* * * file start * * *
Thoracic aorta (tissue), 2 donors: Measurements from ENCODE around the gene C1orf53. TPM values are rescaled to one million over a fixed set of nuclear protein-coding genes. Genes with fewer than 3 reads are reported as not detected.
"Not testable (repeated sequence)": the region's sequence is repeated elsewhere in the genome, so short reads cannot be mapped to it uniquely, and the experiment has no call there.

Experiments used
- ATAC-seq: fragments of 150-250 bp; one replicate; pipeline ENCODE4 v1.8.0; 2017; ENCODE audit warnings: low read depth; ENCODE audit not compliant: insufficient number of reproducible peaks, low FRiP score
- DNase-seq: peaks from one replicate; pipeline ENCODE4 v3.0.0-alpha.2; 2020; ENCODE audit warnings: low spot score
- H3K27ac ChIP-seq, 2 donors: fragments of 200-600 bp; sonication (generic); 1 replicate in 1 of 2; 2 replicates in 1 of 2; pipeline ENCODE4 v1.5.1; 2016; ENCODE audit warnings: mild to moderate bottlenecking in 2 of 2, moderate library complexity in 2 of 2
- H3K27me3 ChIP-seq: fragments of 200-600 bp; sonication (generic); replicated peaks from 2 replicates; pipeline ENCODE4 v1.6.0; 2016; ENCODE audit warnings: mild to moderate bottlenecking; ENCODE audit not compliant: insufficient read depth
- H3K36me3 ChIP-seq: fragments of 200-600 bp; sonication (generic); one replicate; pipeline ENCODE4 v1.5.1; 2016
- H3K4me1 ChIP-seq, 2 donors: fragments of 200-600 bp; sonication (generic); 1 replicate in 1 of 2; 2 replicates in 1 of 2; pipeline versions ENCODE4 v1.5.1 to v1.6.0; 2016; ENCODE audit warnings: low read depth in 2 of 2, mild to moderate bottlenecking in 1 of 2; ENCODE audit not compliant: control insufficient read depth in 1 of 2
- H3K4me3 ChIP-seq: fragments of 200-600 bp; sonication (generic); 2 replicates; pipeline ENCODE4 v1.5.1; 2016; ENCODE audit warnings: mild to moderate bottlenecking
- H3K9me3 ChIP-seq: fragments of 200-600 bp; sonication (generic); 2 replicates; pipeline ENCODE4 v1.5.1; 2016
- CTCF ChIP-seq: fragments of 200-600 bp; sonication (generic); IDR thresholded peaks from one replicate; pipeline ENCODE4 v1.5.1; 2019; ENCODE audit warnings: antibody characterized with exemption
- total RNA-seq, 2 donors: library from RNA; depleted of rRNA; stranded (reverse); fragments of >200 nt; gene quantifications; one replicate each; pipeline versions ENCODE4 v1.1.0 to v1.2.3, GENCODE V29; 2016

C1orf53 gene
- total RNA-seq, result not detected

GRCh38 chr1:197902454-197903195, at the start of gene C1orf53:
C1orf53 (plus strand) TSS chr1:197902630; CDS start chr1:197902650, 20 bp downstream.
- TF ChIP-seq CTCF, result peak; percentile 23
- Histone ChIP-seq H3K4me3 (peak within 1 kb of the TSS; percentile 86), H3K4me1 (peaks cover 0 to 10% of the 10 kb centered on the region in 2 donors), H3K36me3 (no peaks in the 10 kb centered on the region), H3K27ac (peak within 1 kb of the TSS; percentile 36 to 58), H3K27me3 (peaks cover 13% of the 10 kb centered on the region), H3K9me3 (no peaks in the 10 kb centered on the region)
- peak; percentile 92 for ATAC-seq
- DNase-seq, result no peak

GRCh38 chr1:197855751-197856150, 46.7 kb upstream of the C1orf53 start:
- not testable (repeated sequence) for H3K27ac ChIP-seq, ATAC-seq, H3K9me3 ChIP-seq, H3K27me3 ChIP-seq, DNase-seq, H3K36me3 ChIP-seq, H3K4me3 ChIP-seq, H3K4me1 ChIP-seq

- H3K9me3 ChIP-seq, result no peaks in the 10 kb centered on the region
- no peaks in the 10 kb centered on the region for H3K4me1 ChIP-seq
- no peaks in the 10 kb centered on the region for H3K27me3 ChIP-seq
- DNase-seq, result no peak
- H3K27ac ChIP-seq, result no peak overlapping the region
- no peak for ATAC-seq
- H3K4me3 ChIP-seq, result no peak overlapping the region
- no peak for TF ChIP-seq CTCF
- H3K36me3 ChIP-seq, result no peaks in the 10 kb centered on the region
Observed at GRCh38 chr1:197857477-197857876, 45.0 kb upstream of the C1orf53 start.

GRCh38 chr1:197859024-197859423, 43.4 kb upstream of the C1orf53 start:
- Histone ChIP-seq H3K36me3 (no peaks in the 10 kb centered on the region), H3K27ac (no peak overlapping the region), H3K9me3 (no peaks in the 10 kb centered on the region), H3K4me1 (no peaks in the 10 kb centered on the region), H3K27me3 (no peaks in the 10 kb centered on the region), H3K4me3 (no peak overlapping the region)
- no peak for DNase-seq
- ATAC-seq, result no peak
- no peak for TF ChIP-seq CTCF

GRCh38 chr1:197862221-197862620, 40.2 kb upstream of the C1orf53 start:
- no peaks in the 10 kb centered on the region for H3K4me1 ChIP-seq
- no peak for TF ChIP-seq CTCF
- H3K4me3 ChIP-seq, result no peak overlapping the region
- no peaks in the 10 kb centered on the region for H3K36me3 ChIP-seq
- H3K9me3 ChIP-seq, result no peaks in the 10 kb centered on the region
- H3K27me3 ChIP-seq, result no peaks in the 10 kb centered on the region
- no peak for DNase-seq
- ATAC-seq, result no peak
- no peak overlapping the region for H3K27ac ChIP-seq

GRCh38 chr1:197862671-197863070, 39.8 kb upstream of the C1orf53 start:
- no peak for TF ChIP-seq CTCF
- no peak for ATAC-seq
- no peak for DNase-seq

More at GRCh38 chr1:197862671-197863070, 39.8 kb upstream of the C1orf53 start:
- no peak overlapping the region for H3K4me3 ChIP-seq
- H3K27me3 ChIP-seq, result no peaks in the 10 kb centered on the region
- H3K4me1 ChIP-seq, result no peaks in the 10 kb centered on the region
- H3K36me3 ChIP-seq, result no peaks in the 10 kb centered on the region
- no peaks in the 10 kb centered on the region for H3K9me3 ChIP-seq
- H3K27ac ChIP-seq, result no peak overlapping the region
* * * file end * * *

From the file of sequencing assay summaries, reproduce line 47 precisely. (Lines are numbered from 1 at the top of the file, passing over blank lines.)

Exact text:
- ATAC-seq, result no peak